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Are entrepreneurs born or made? Natural talent!

Tony Fassina, owner of forty car dealerships, was a quick rally driver with the “necessary evil” (that is how he calls it) for someone who wants to win. Courage, but also a knack for precision. Corners must be carefully studied to avoid skidding off the road. “When you’re involved in motor racing you appreciate the fact that you meet with success not during the race but 15 days before”. Courage and precision!

Ernesto Colnago, manufacturer of the world’s most successful racing bicycles, actually wanted to be a professional cyclist. One day, however, he got badly hurt after a fall. So he asked the owner of the factory where he worked (Grazia in Milan) if he could work from home considering he had a leg in a plaster. That is when he understood how much more money he could earn doing piecework from home rather than going to the factory every day. Moreover, accepting part of the payment in raw materials (chassis, wheels, tires and so on) he could also assemble a number of bicycles to be sold directly. Pragmatism!

Giorgio Minarelli (over 10 million engines sold and now part of the Yamaha group), at the age of 18 (says half-jokingly)  “felt depressed” because unlike Alexander the Great, who had conquered Macedonia at that age, he had not accomplished anything. “What drives an entrepreneur is success. A business man wants to succeed, become important! Of course, life could pitch you a few curves and one might end up becoming, who knows, maybe a singer, but the driving force remains the same, ambition; you want to be the best, an opinion leader. All the rest is just nonsense” ! Ambition!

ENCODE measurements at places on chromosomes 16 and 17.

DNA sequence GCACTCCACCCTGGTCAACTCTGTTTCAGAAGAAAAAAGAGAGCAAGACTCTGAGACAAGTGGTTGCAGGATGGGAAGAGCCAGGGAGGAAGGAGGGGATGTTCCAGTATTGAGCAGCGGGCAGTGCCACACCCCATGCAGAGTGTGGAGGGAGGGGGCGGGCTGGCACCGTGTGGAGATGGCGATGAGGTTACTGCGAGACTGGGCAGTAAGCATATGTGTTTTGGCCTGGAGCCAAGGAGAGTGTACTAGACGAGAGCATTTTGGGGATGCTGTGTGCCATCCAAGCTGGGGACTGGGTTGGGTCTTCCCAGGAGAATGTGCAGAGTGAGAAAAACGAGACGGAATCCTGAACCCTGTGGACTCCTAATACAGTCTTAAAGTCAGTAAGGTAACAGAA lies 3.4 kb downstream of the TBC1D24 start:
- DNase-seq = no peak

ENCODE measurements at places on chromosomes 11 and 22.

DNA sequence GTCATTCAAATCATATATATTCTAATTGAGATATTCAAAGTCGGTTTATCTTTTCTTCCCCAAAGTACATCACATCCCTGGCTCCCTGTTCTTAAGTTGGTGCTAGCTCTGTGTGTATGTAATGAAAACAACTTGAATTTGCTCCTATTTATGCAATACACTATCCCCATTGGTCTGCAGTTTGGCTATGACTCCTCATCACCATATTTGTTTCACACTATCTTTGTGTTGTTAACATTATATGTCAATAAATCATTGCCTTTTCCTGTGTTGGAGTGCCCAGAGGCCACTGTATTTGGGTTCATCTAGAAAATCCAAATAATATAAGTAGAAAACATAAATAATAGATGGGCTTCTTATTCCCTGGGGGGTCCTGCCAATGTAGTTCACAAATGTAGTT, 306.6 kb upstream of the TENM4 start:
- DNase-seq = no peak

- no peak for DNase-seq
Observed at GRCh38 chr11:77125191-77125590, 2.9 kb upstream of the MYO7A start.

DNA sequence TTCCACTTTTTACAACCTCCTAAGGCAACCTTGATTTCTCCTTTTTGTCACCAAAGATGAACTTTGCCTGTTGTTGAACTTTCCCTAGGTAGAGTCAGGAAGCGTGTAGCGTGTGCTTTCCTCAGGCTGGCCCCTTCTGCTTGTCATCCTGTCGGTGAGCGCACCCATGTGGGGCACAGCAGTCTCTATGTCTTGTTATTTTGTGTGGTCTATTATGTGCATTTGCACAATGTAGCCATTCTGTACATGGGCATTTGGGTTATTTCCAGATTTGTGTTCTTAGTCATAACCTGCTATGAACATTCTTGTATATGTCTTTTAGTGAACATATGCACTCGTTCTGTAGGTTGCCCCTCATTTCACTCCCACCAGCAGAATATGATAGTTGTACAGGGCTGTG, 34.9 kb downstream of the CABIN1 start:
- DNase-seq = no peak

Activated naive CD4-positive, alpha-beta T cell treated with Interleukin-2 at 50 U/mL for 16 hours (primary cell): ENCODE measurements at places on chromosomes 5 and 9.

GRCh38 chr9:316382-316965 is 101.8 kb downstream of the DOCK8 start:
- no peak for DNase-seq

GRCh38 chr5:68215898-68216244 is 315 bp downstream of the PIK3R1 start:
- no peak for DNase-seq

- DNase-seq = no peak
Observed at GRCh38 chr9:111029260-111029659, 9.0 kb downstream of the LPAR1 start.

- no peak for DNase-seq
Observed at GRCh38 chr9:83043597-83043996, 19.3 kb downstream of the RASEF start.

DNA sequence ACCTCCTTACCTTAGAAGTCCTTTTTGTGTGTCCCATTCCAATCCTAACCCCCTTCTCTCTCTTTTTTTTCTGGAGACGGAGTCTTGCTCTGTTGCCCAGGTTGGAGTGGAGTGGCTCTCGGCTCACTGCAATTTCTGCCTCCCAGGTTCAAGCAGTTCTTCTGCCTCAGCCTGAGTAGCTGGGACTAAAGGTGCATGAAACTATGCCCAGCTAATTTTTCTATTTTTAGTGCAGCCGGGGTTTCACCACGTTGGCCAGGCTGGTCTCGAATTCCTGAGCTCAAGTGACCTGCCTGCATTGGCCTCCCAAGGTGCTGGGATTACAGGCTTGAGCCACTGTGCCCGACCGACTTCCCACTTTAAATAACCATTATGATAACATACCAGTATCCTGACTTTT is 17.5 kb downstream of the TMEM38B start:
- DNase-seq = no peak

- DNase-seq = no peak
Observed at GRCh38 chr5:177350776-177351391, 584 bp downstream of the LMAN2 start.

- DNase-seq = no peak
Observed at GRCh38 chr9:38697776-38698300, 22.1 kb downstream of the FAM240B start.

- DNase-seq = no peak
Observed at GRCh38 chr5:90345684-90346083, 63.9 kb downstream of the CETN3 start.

Francesco Casoli (manufacturer of cooker hoods) will not admit to having special talents. “Courage? I’m a sissy. Positive thinking? Well if that’s a natural talent, then I am definitely above average. Positive thinking, great energy, very little self-sacrifice, but a lot of resilience…. “Resilience?” “Absolutely, you can kill me but you cannot defeat me, I’ll be back”.

Vainer Marchesini, head of a “pocket size” multinational company, leader in screw conveyors, an invention attributed to Archimedes, has a quality in common with many entrepreneur: curiosity. “I should have been a priest, they did not keep me because of my inquisitiveness, not in the sense that I want to meddle in other people’s business, I am certainly not a gossiper. I want to know, understand the underlying reasons, how something works or can be made….”. The WAM group, during its 50 years in business has registered something like 205 patents and guess who, still today, is the head of the research and development department?




The qualities of an entrepreneur

I chose out of my book I-Factor (Franco Angeli, 2013) the testimonies of five entrepreneurs to provide some examples of their main qualities: positive thinking, pragmatism, courage, ambition, resilience and curiosity. Let us take a close look at these qualities to see if we own some of them.

Positive thinking. Entrepreneurs in general tend to have an optimistic outlook, in other words they always see the glass “half-full”,  they are convinced that “the best is yet to come”;  they see opportunities where others see threats, and even when they complain about something they already have in mind a way to overcome the difficulties. All this stems from self-confidence as well as trust in others (partners, suppliers, customers). They live in a state of “okayness”, a condition in which “I am okay” and “you are all okay”. This confidence can be contagious and is one of the driving forces behind success. This quality is probably the only one in common to all entrepreneurs. I have never come across a pessimistic or cynical entrepreneur.